The ratio of the G-band versus the D-band presents a satisfactory degree of graphitization of the as-synthesized CGECNFs which had been illustrated by the XRD results too. As shown in Table 1, the obtained relative intensity (ID/IG) equals to 0.76 which is very close to the relative intensity reported before even at higher performance temperature (1500 °C).15

After the electroless plating process, the morphological properties of the sample were investigated again. The related SEM examination, shown in Fig. 4a, confirms that by using the electroless bath for 20 min, graphitized electrospun nanofibers have been coated homogeneously along their length. Using image processing techniques, it was determined that the Ni-coated electrospun CNFs have an average diameter of 348 ± 30 nm and the thickness of the deposited Ni coating is 186 nm.



          SEM images of (a) surface and (b) cross section of Ni-coated CGECNFs.
Fig. 4 SEM images of (a) surface and (b) cross section of Ni-coated CGECNFs.

Since it is important to provide an intact coating over the fibers in order to prevent the formation of brittle phases in the carbon fiber-reinforced composites,15 the cross section of coated nanofibers was also observed under SEM (Fig. 4b). As the figure reveals, the Ni coating thickness has been accurately controlled thanks to the perfect diffusion of solution through the triple process of coating that has been supplied by a combination of electrospinning/electroless plating methods. The SEM results also prove that the stability and activity of the highly porous CGECNF support along with desired textural and surface properties provides good conditions for Ni coating deposition.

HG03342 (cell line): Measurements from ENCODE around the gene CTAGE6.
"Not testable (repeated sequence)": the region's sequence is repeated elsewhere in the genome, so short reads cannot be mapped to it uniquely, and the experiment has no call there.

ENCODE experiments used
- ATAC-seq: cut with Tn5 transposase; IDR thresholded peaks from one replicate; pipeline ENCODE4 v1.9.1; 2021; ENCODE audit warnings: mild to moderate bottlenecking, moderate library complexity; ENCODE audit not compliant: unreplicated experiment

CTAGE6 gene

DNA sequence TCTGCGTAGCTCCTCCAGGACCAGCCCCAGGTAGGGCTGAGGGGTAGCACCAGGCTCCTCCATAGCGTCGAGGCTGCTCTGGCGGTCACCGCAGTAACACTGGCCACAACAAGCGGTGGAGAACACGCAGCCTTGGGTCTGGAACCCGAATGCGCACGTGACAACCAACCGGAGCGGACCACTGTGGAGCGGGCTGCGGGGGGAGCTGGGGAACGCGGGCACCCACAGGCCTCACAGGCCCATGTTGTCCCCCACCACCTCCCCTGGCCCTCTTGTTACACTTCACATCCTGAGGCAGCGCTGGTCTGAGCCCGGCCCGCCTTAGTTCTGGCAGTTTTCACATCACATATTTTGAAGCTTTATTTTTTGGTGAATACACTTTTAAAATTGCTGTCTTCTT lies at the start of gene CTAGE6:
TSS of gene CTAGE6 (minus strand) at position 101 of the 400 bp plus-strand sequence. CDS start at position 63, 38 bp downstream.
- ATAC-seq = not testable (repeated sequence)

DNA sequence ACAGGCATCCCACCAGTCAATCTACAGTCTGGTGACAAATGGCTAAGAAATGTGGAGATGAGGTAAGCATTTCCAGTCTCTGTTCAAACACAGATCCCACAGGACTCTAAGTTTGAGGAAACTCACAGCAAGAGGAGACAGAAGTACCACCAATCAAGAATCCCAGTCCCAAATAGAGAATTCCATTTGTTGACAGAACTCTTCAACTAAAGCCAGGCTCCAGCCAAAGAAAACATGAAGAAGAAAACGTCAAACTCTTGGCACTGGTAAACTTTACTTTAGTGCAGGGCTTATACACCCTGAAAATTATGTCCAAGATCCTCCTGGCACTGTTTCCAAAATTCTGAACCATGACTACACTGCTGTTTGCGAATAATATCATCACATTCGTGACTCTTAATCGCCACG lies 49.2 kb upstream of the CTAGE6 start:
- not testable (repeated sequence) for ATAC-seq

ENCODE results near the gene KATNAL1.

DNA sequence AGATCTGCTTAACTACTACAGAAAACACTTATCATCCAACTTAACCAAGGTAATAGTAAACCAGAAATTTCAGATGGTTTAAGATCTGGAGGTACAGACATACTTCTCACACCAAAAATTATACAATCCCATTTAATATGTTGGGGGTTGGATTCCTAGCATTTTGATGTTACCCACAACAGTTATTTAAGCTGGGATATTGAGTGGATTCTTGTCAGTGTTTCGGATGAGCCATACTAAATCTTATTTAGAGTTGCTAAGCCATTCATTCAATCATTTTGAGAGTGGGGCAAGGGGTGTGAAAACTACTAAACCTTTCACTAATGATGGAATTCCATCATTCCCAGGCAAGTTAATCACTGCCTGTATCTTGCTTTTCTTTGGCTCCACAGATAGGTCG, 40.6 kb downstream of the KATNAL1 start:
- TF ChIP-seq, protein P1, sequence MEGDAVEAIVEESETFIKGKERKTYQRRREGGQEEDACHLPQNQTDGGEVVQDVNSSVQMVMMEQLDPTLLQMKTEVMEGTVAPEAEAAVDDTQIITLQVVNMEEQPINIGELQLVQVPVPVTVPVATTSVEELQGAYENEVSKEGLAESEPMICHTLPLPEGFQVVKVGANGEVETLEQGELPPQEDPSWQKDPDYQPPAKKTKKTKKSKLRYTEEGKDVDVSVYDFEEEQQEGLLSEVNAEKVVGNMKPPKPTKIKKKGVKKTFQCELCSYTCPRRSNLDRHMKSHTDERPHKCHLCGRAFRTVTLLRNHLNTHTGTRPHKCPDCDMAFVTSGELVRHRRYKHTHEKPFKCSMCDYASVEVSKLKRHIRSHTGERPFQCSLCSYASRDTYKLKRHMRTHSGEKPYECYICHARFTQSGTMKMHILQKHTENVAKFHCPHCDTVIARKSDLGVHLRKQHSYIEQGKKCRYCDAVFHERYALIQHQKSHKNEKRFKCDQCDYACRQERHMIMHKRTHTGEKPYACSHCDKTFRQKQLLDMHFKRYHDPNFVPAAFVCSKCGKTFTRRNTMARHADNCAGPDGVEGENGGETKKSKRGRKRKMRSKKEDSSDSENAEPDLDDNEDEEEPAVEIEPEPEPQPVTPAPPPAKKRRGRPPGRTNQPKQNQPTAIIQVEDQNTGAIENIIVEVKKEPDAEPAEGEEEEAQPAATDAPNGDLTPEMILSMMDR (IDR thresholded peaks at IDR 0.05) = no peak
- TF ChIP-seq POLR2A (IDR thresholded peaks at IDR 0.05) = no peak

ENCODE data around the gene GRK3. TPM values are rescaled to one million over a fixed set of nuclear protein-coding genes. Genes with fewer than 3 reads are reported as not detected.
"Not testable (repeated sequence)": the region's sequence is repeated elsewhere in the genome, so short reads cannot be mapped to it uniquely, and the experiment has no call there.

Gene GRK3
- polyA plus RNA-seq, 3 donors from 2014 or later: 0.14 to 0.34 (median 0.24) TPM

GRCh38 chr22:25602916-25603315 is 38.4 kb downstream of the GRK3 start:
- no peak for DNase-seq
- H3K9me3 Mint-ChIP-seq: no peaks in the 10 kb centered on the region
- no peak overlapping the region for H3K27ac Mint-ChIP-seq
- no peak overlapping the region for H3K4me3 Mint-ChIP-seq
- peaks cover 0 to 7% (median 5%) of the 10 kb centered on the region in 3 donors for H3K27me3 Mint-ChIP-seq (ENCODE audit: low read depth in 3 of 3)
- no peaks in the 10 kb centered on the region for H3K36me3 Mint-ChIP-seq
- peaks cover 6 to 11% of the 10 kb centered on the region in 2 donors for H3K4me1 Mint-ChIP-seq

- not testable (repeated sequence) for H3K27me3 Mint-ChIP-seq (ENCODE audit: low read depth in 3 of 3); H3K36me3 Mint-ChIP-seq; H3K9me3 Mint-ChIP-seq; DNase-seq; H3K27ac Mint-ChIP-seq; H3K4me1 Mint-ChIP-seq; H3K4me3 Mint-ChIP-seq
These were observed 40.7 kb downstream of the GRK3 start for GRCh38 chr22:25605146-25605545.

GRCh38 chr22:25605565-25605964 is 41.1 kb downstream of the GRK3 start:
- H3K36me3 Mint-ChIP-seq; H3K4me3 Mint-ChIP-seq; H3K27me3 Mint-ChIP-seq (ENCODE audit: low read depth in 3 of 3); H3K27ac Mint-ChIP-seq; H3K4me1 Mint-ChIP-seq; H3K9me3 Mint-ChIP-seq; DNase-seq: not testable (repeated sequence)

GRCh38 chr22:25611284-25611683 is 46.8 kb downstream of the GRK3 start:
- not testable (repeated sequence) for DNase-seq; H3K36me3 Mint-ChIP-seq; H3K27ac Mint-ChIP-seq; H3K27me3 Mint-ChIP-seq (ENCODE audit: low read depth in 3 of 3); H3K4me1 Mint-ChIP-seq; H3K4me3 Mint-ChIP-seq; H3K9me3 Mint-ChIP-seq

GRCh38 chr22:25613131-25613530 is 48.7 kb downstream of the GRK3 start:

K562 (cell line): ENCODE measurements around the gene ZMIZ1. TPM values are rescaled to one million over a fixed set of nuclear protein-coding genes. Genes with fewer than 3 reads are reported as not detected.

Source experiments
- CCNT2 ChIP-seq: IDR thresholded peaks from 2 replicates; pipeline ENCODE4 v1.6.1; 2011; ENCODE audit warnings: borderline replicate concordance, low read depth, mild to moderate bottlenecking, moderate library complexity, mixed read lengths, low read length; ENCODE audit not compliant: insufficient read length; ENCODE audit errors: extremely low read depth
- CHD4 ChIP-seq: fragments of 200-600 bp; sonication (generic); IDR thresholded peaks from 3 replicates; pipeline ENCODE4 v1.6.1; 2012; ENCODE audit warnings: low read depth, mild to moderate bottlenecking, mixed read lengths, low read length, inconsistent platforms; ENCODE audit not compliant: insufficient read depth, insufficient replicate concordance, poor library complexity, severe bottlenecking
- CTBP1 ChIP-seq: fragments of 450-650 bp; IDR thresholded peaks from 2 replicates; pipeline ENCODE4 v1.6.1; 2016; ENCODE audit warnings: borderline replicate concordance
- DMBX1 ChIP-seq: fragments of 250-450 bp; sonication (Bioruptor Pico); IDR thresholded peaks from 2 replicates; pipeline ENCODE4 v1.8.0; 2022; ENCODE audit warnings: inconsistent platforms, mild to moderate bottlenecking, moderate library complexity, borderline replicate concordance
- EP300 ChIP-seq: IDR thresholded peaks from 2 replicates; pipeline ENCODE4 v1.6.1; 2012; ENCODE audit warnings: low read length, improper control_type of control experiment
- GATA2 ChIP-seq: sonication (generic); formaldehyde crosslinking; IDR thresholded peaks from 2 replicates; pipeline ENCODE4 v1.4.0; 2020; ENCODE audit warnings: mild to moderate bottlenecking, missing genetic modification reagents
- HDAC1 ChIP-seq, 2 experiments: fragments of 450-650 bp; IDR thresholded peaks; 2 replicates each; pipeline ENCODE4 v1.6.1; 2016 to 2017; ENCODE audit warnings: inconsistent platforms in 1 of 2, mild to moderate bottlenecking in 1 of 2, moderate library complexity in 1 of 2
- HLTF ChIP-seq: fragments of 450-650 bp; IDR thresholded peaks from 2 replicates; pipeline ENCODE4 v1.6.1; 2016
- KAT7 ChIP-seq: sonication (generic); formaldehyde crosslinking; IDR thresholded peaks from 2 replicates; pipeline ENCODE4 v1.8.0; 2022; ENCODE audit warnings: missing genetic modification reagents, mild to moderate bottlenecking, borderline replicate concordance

The XRD pattern of Ni-coated CGECNFs is shown in Fig. 5. The intense diffraction peak at around 2θ = 45° is attributed to the (111) plane of Ni which has dramatically increased compared with the corresponding peak in Fig. 2, as a consequence of the formation of pure crystalline FCC Ni coating over the CGECNFs.



          XRD pattern of Ni-coated CGECNFs.
Fig. 5 XRD pattern of Ni-coated CGECNFs.

Conclusions

A pure, crystalline and uniform nickel coating of 186 nm thickness was successfully applied on the entire surface of CGECNFs by an electroless plating method for the first time. To achieve this goal, the electrospun CNFs were catalytically graphitized in the presence of nickel at a temperature of 1400 °C. Raman spectroscopy and XRD analyses confirmed the achievement of a satisfactory degree of graphitization for the electrospun CNFs. After being sensitized and activated, the CNFs were submerged for 20 min in a nickel electroless bath at a temperature of 45 °C and a pH value of 9. The SEM and XRD analyses were used to investigate the morphological and structural properties of the Ni coating as well as the CNFs.